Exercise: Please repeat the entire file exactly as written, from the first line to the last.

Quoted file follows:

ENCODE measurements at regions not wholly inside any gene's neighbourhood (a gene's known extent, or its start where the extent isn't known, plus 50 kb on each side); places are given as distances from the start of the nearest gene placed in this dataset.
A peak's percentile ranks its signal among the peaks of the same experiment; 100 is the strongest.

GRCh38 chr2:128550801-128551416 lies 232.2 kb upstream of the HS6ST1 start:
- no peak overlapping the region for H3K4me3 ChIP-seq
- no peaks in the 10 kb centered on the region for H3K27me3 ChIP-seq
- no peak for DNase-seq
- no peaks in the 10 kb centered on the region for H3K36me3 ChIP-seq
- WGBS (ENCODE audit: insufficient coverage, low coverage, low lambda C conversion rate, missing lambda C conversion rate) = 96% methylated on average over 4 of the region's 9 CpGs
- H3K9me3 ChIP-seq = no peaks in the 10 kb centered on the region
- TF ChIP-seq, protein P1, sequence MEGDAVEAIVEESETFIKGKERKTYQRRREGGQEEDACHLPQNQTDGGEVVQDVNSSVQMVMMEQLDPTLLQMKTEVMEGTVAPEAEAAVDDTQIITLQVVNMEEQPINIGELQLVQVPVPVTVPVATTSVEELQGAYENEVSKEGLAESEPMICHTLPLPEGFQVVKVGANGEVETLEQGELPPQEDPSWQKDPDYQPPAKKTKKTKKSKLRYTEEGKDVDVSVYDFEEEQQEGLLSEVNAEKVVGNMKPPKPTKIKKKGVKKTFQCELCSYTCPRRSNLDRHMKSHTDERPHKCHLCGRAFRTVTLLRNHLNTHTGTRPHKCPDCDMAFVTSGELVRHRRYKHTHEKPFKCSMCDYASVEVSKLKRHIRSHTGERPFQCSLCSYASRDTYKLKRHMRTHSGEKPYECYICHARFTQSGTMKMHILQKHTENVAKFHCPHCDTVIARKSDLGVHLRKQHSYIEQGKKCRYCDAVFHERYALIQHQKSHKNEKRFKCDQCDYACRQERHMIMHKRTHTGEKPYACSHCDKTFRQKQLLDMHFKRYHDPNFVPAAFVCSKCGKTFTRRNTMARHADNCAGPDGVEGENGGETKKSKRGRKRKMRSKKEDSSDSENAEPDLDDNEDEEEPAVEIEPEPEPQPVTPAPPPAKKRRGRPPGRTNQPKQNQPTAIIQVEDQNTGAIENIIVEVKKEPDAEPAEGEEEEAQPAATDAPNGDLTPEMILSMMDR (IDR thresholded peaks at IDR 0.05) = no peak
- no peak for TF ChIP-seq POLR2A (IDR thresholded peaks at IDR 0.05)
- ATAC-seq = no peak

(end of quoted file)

ENCODE measurements at regions not wholly inside any gene's neighbourhood (a gene's known extent, or its start where the extent isn't known, plus 50 kb on each side); places are given as distances from the start of the nearest gene placed in this dataset.
A peak's percentile ranks its signal among the peaks of the same experiment; 100 is the strongest.

GRCh38 chr2:128550801-128551416 lies 232.2 kb upstream of the HS6ST1 start:
- no peak overlapping the region for H3K4me3 ChIP-seq
- no peaks in the 10 kb centered on the region for H3K27me3 ChIP-seq
- no peak for DNase-seq
- no peaks in the 10 kb centered on the region for H3K36me3 ChIP-seq
- WGBS (ENCODE audit: insufficient coverage, low coverage, low lambda C conversion rate, missing lambda C conversion rate) = 96% methylated on average over 4 of the region's 9 CpGs
- H3K9me3 ChIP-seq = no peaks in the 10 kb centered on the region
- TF ChIP-seq, protein P1, sequence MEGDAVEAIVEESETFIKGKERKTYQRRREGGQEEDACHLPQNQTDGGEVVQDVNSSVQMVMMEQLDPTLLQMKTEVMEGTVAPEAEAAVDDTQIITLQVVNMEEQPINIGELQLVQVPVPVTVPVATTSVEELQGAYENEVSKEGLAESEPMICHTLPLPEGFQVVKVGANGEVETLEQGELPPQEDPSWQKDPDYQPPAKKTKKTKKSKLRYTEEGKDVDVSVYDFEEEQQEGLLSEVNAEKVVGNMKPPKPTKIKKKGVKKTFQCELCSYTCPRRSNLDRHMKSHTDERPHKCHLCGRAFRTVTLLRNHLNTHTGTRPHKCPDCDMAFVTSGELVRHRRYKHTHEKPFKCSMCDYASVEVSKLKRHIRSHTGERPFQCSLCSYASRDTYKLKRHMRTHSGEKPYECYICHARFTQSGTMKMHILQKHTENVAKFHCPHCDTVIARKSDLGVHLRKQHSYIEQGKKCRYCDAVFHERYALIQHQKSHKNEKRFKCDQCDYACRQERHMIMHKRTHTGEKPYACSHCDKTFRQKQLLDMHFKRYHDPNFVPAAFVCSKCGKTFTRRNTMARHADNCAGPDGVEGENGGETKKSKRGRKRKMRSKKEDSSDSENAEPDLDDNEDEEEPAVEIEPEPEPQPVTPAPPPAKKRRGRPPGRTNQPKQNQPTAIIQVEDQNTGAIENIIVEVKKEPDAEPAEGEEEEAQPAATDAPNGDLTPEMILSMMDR (IDR thresholded peaks at IDR 0.05) = no peak
- no peak for TF ChIP-seq POLR2A (IDR thresholded peaks at IDR 0.05)
- ATAC-seq = no peak